It could be argued that of these three interconnected issues, increasing the amount of housing is a top priority. It will be hard to fill open jobs or expand childcare if people have nowhere affordable to live.
In Addison County, Fred Kenney of the Addison County Economic Development Corp., said the area needs more middle-income workforce housing (80-100 percent of area median income).
He knows the state’s working on legislation to expand middle-income housing. Still, it could take years before new units are ready for habitation.
Kenney believes more money and less regulation would go a long way in solving Vermont’s housing crisis.
Some organizations, such as Middlebury College, are tackling the shortage directly.
To help address the housing shortage, Middlebury acquired a $1.5 million property that Summit Properties is developing into workforce, affordable, and market housing.
In April, the college announced that it had purchased the 35-acre parcel. The school will incrementally sell the land to Summit as the property is developed. Summit plans to build 100 units of one to four-bedroom apartments. Depending on the final mix of housing types, the development will house between 250 and 350 people.
“Middlebury College’s goal with this project is to support one of the community’s greatest challenges—affordable housing,” said David Provost, executive vice president for finance and administration at Middlebury. “The College’s ability to attract and retain faculty and staff is dependent on the economic development of the Town of Middlebury, Addison County, and the state of Vermont. This provides the beginning of a solution for the College, Porter Medical Center, and all businesses in the region.”
Households with incomes of approximately $50,000 to $80,000 in Addison County are considered to be served by workforce housing.
Also in the works are the Firehouse Apartments in Bristol. Addison County Community Trust and Evernorth are partnering to create 15 apartments for low- and moderate-income households. Another four apartments will be set aside as supportive housing for homeless or at-risk households.
The new building is part of the Stoney Hill master development. It includes a new fire station, business park, and mixed-income housing.
Realtor Krista Hoffsis with Four Seasons Sotheby’s International Realty said a lot remains to be seen on the real estate side of the housing market.
Looking at the June data coming out of Four Seasons Sotheby’s, it appears the market is slowing down.
Compared to the previous year, the number of sales and the months of inventory have decreased. However, the median listing and sales prices increased in the same period.
June marked the first time since January that Addison County had fewer new listings (38) compared to the month before (May was 48), said Hoffsis.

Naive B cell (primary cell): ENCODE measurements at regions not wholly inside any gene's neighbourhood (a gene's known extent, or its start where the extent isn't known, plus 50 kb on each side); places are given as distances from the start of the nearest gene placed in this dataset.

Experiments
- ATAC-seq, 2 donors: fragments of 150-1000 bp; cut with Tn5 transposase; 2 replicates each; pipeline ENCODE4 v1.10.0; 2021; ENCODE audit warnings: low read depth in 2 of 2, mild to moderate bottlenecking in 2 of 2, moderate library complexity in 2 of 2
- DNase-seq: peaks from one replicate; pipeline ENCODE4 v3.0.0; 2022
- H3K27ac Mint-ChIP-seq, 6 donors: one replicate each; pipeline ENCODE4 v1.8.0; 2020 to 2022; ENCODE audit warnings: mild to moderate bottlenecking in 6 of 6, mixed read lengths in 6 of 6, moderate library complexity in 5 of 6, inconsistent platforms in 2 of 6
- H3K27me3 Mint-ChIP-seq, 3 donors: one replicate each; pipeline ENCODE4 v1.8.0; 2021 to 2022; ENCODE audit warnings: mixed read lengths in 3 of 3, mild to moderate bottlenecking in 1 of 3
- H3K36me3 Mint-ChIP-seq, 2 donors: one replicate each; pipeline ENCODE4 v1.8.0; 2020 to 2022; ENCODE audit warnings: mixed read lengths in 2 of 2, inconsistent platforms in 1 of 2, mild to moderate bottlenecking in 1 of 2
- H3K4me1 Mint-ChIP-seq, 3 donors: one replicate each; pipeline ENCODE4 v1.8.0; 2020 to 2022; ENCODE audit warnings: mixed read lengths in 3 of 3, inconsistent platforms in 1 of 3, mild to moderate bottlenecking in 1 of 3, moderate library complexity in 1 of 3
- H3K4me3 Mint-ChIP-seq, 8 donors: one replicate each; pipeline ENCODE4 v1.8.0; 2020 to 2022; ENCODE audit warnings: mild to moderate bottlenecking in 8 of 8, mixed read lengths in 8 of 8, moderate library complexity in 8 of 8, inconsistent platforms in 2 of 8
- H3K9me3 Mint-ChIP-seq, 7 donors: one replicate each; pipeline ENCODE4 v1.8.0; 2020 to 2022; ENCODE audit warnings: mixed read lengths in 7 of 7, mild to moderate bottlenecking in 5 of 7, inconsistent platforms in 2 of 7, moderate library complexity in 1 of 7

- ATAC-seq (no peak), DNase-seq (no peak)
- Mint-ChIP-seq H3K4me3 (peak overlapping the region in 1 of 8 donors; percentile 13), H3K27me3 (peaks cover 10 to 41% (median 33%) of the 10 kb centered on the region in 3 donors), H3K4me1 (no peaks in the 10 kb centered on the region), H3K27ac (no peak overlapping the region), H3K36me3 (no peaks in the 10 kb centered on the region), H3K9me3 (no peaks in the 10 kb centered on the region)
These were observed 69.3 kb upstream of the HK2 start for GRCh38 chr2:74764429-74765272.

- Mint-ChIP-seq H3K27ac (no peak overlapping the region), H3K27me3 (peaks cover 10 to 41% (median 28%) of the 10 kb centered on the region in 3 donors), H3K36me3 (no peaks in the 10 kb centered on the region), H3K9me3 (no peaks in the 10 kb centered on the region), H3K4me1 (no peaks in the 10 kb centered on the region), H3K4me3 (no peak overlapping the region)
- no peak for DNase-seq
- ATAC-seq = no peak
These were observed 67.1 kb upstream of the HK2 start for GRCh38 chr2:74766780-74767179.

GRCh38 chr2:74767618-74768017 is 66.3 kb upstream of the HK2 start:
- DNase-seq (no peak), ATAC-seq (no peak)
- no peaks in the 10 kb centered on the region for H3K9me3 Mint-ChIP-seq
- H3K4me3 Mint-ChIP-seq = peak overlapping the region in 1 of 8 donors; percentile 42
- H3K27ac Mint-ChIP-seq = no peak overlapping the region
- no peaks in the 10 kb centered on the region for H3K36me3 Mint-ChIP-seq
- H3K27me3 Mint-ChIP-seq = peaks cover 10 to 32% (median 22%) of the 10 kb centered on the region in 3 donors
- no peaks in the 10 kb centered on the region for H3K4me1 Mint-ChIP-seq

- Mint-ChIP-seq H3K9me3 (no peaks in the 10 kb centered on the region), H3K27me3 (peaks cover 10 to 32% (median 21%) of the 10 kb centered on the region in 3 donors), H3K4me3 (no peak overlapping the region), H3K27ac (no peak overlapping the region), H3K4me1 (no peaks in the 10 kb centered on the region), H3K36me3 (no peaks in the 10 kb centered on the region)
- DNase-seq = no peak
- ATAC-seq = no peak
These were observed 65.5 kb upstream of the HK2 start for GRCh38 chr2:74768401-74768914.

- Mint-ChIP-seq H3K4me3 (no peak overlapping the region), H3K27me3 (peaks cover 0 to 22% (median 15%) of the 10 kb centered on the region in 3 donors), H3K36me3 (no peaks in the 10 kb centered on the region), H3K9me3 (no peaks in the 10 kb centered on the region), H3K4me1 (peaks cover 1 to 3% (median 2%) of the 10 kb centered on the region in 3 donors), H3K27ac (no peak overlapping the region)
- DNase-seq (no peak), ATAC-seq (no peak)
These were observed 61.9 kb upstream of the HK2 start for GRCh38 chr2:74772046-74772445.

“We still have an inventory challenge in the state of Vermont, which is that there’s just not a whole lot of inventory, and there’s a lot of buyers,” she said. “That doesn’t mean that you can’t have a successful sale, it just means that we have limited choices.”
The whispers of a recession ending the pandemic seller’s market? Hoffsis believes it is impacting people’s mindsets about the market.
“I’ve had a few people come up to me over the last week and say, ‘Oh, it’s not a seller’s market anymore. It’s no longer a good time to sell’,” she recalled. “And that’s not true. But even if that’s what people are hearing, they might be less likely to list their property right now.”
She said the county’s one-month inventory indicates a solid seller’s market.
Hoffsis said there was a price drop as soon as a buyer crossed from Chittenden to Addison County. Not so much anymore. She attributes this to increased demand and remote work having extended people’s geographical housing market.
She noted that the six-month average for listed homes in Addison County was $420,000. Today’s average list price in July was $480,000.
The condominium market in the county has been bustling, and the office is still seeing an influx of out-of-state buyers.
In her experience, folks moving into Vermont mainly come from the West Coast, searching for a less volatile environment with fewer natural disasters.
Hoffsis said that out-of-state buyers have much more flexibility about where they move. Their goal is Vermont.
“They’re just looking for that quintessential Vermont house and lifestyle,” she said. “Those are special properties, and I think they’re moving more quickly off the market.”
In comparison, in-state buyers usually have more restrictions. They’re moving for a specific job and must be within commuting distance.
Unfortunately, many local buyers are being priced out of the market.
“The rate of appreciation has been just bonkers,” she said. “So that really affects especially first-time homebuyers in the state.”
Hoffsis states an expected rate of appreciation in a given year is five percent. In 2021, the state averaged somewhere around 20 percent.
That rate of appreciation shouldn’t continue, she said. Still, between that and the increase in interest rates, a home is probably out of reach for many first-time buyers.
One positive trend in the current market is that homes considered “fixer uppers” are no longer lingering on the market. This trend could mean an overall improvement in Vermont’s housing stock.
“If there was a silver lining in my mind – and I’m also really into historic homes – it would be that those are now getting some TLC, and once they’re retrofitted, those will end up being great options,” Hoffsis said .
Olga Peters is a freelance writer from Southern Vermont.